Contract talks between the approximately 12,500 Teamsters and 17 automobile carriers covered by the National Master Automobile Transporters Agreement (NMATA) were scheduled to start today in Detroit.
The Teamsters said they plan to focus on several areas: pension and wage increases, no cost sharing for healthcare expenses, and preventing business from being transferred to Mexican carriers.
"We recognize the concerns of the employers, and we will address them as best we can. But we have one goal: no givebacks," said Teamster president James Hoffa last month.
Hoffa said that unionized auto transporters have fared badly in recent years, while non-union carriers have prospered.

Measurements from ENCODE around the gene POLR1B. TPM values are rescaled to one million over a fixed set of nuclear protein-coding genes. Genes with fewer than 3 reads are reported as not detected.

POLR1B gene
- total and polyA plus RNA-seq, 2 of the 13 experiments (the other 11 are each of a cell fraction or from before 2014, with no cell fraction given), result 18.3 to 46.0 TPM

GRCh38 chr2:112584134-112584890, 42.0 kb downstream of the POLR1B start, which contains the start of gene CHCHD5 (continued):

Decatur, GA-based Allied Holdings, for example, lost $7.5 million on revenues of $898.1 million in 2002 after losing $39.5 million on revenues of $896.7 million in 2001. Meanwhile, non-union truckload carriers such as Phoenix-based Swift Transportation have increased their share of the automobile hauling business in recent years.
"We must protect our current work and move forward to organize the non-union carriers who are costing our members jobs," he said. "We will restore union density in the carhaul industry."